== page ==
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Fracking Permit Likely to be Appealed

Critics say fracking leaves White County vulnerable because of high levels of naturally occurring radioactivity and seismic activity. (il.gov)
Critics say fracking leaves White County vulnerable because of high levels of naturally occurring radioactivity and seismic activity. (il.gov)
September 5, 2017

WHITE COUNTY, Ill. -- High volume fracking has come to Illinois, and environmental groups are gearing up for a battle.

Late last week, the state Department of Natural Resources granted Kansas-based Woolsey Companies a permit to begin fracking at a site in White County, despite cries from environmental groups that the plan was faulty. They're taking the agency to task, saying demanding so little transparency in the permitting process is a gift to potential polluters.

Don Carlson, executive director at Illinois People's Action, said fracking endangers drinking water, increases heavy truck traffic and sets a terrible precedent, because Illinois should be expanding solar and wind energy instead.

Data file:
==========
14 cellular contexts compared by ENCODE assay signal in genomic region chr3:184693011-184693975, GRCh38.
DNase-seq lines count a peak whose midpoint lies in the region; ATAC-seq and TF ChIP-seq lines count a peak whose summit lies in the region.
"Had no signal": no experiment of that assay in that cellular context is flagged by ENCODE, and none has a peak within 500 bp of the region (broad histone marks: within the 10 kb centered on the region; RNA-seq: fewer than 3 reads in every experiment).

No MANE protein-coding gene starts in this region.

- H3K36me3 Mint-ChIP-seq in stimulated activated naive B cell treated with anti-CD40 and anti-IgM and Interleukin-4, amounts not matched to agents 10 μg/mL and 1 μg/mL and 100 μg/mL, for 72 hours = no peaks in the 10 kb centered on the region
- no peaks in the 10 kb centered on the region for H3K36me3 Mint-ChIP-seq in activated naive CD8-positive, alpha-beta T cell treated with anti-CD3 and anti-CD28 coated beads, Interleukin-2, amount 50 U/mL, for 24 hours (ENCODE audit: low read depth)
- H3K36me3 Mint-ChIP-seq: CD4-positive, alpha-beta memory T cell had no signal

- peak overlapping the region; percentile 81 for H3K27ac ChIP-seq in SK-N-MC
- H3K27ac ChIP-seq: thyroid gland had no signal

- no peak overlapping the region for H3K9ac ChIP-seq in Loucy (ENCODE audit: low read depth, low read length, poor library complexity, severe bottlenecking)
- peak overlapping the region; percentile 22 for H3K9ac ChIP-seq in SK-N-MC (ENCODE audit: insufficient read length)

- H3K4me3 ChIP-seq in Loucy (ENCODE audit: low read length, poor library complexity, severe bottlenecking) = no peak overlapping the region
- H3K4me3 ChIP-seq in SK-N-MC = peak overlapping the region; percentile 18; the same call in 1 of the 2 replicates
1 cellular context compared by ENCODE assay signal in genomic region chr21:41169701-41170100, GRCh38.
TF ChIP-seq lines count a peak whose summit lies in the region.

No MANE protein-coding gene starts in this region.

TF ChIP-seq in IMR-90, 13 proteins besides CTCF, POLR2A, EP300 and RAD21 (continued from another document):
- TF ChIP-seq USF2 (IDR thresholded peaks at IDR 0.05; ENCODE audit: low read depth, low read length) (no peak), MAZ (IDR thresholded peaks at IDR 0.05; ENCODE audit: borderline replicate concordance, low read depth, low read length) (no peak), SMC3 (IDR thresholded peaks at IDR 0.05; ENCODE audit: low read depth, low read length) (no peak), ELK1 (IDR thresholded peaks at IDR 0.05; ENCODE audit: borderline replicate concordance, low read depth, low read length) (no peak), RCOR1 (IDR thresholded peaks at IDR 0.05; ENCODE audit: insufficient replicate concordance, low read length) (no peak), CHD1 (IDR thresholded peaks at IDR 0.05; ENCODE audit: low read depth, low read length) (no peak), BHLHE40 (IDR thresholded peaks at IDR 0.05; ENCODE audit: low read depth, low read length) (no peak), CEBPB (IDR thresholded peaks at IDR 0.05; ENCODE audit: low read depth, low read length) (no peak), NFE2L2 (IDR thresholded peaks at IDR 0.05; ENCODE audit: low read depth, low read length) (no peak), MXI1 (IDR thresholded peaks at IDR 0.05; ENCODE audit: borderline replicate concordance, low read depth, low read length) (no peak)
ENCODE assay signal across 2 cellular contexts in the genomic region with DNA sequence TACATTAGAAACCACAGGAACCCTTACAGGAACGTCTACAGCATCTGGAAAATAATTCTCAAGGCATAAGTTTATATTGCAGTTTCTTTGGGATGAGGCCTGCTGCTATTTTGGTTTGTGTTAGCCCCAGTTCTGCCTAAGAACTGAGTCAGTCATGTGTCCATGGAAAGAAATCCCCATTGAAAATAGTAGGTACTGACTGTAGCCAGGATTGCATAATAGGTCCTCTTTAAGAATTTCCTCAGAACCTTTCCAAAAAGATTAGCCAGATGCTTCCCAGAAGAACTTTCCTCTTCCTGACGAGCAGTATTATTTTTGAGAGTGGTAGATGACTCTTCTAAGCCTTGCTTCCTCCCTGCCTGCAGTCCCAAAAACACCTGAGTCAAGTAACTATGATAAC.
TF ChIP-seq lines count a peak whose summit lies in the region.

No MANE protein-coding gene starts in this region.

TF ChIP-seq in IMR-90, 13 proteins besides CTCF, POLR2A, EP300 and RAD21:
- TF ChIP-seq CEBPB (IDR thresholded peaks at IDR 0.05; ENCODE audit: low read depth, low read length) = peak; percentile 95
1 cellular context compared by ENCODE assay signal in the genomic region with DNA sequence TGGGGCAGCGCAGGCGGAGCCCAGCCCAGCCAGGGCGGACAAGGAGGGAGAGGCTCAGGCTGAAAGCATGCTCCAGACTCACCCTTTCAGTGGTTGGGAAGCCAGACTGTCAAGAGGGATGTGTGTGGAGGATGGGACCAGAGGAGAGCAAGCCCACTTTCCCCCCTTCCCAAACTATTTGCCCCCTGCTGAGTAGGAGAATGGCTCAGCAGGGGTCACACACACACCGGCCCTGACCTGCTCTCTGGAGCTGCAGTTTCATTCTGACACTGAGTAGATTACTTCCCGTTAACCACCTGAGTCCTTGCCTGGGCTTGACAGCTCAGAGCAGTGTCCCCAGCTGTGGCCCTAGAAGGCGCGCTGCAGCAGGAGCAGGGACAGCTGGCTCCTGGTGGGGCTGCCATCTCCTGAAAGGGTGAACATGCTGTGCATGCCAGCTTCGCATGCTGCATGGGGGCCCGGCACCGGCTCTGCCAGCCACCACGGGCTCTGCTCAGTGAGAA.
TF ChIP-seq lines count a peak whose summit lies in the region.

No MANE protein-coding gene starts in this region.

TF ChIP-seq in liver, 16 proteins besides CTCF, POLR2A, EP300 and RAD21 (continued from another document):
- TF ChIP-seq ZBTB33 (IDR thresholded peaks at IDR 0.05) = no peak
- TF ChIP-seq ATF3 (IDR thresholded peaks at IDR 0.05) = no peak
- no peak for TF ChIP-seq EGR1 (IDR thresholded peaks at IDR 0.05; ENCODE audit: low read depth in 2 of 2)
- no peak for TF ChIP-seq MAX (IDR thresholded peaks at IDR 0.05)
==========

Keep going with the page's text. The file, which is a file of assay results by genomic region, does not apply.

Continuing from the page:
"What happens to the chemicals and the injection fluid that's going to be pumped back into the ground?” Carlson asked. "There are questions that have been raised on the containment of those toxic chemicals. How will it affect fresh water in the area of the frack?"

Fracking is the process of injecting chemicals deep into the ground to force natural gas out. Pennsylvania and Oklahoma are seeing negative impacts as a result of the process, including an increase in the number of earthquakes in Oklahoma that critics say are linked to the fracking process.

Illinois has the most stringent rules and regulations in the nation when it comes to fracking, and Mark Sooter, vice president for business development at Woolsey, said those will keep state residents safe.

"We feel that it's necessary to have good rules and regulations and that, by us complying with those, we will be able to protect the concerns that people might have about the environment,” Sooter said.

Woolsey plans to drill an exploration well in White County by the end of this year, and Sooter said they'll decide at that point if they want to build more wells.

Carlson said it comes down to the state supporting a private corporation to make money over the needs of the people of Illinois. He said state officials should instead focus on making Illinois a greener placer to live.

"With the increase and the desire to have renewable energy sources - solar power and wind power - fracking is no longer even necessary to meet our energy needs,” he said.

Fracking in Illinois has been opposed by groups such as the Natural Resources Defense Council, Sierra Club, Food and Water Watch and Southern Illinoisans Against Fracturing our Environment.

Veronica Carter, Public News Service - IL